Jesse Strait US Marine Corps and Team Roper


My name is Jesse Strait. I have served as a United States Marine since 2008, serving 2 tours of duty to Afghanistan. I was born and raised in Colorado where I grew up ranching and participating in 4-H. From the time I was old enough to ride, I roped anything I could get a loop around, which inevitably gave me the desire to team rope. At 8 years old I had my first bull riding experience which led to me competing in both events in the little britches and jr rodeo associations until I enlisted. I have competed in many different associations to include the USTRC, World Series of Team Roping, PAFRA, and smaller local associations in Colorado, Wyoming, Montana, North Carolina, and California. At the 2013 PAFRA World Finals, I won the average and world titles in heeling. As I prepare to separate from active service this summer, I plan to step up my rodeo career to compete in the PRCA while maintaining my memberships with the World Series and USTRC. I have always had a passion for rodeo and the cowboy lifestyle, and I'm excited to further my rodeo career and work with this great organization!

A cold night in December 2011. There I was, hardly 21 years old missing a wife and 13 month old daughter back home as I'm only 2 months into my first deployment. I was a corporal of Marines, guarding an entry control point just trying to stay warm in the middle of the night in a place that was less than friendly to say the least. All of a sudden, explosions landing close from mortar fire, my team and I perk up, scouting the immediate area for any signs of an immediate threat. Simple enough right? But when the road to my entry control point is lined with contracted locals hoping to get a job from the base, and there's no clear difference between them wanting a job, and their fellow countrymen wishing to kill us, there's nothing simple about it.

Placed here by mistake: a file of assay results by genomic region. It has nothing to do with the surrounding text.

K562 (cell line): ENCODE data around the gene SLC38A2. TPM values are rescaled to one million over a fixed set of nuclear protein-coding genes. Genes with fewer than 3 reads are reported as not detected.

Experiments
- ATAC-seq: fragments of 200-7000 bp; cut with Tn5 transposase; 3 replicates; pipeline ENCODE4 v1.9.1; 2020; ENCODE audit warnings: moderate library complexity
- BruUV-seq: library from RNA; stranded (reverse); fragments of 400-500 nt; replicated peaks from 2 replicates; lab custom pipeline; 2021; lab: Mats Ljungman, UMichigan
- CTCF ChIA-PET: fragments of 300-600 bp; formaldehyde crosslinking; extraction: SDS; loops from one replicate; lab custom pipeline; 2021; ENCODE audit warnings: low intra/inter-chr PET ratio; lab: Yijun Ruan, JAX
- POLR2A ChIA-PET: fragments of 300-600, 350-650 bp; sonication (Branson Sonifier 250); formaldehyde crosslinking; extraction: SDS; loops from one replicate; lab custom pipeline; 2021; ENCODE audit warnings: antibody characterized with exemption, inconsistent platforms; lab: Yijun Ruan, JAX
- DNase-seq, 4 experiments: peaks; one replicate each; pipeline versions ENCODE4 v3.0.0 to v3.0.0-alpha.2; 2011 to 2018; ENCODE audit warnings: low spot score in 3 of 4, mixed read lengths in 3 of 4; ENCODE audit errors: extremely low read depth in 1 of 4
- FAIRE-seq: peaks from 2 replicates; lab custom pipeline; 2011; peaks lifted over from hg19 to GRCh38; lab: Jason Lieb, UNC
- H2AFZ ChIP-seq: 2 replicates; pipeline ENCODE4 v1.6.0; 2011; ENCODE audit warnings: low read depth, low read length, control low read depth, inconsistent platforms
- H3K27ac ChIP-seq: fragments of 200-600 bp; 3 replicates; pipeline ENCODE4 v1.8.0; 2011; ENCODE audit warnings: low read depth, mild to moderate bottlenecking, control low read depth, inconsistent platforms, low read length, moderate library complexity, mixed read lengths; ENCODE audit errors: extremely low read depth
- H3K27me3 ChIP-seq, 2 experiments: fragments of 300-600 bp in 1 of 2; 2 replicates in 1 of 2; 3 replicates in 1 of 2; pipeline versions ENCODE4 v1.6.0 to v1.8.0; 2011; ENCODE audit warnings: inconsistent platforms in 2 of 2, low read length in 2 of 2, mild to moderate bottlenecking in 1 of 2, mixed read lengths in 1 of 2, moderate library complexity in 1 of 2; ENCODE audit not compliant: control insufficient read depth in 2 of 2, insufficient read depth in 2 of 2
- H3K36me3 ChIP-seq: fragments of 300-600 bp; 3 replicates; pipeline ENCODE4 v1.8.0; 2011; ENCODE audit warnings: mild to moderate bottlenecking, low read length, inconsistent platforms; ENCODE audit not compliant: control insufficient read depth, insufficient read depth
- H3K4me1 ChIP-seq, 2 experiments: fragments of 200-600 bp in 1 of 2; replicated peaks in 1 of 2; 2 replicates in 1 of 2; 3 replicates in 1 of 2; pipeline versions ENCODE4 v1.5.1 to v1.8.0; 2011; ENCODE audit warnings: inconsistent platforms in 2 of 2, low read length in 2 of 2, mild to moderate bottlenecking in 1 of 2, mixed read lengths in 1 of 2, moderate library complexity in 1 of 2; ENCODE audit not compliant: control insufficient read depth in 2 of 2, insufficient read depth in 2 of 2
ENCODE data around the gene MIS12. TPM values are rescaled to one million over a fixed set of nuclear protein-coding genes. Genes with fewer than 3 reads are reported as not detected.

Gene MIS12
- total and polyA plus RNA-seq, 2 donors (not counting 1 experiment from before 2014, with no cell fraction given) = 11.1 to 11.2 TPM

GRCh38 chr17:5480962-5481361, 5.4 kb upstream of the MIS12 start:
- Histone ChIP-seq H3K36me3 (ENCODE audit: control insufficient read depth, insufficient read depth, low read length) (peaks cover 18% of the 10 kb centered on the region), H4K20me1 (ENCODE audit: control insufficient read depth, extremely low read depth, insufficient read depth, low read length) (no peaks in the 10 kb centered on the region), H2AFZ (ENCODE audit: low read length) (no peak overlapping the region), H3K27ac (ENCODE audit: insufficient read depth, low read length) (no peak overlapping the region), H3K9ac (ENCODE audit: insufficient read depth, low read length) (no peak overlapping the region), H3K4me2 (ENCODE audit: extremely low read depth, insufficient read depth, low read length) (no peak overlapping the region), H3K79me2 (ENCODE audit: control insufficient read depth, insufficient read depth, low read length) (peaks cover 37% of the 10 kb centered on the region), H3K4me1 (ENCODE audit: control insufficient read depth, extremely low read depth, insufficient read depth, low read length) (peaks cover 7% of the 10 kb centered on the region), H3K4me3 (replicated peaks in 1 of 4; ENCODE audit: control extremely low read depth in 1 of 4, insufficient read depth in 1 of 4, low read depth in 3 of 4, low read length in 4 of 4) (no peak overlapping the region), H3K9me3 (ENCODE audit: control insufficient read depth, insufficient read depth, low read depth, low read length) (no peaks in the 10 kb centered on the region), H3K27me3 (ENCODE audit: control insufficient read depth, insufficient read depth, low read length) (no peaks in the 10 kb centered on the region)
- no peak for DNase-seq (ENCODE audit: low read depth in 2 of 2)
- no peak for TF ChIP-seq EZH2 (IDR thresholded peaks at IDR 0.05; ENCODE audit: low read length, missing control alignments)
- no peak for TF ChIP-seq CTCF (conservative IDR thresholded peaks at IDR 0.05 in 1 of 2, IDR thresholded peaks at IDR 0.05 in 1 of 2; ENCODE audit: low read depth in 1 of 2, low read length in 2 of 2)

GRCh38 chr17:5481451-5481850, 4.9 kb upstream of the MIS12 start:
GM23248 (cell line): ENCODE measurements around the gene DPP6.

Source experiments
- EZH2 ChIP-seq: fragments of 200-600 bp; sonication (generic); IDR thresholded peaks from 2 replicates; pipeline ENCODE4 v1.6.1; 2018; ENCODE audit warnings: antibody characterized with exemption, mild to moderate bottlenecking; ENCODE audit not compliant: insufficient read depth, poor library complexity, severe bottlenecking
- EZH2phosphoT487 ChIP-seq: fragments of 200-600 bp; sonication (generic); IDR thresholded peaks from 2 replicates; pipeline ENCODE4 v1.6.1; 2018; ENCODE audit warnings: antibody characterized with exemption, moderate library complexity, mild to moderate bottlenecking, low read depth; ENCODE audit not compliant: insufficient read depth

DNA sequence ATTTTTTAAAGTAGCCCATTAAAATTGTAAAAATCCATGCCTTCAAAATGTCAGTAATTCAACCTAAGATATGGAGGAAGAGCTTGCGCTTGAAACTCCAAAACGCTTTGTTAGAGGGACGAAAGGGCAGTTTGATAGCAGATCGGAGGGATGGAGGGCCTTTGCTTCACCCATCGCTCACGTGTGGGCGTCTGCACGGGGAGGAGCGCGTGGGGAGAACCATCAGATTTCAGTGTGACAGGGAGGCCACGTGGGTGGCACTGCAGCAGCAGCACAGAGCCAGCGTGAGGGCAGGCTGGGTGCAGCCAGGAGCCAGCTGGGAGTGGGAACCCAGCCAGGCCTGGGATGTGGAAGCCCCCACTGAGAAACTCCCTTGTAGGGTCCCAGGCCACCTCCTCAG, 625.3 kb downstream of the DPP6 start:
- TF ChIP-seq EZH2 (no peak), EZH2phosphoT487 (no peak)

As the mortar fire continues, the drivers waiting in line start running towards the gate we're guarding, hoping we'll give them shelter, but not understanding I had no place to put them. The interpreter trying his best to translate what they're saying as they run towards me, "they only want shelter, they mean no harm". I order him to tell them to go back to their trucks and wait it out, after all, Al Queda and the Taliban are not known for precise mortar attacks. Most of them return to their vehicles, but some continue towards us ignoring all orders to stop. I tell my squad to prepare, and right there it hit me, "Them or us. Their lives, or the lives of my team".

This was the most pressure, the biggest responsibility I'd ever faced in my life. Mortars raining around us, potential enemy combatants running towards our location, and realizing that the decisions I made at that exact moment were detrimental. If my post were to become compromised, there would be complete access to everything on the base from that location, so there was no way I was going to fail without a fight. I get on the radio once more "Post control, this is Tango Vic. Local nationals approaching my location, preparing to use lethal force" with a simple reply from the post commander "Tango Vic, green light". I radio my team which consisted of 2 M-ATV's equipped with .50 caliber machine guns, and 8 Marines with M-16's, M-240's, "boys, we have a green light, no one passes the 100 yard mark". There was no getting past us on this night.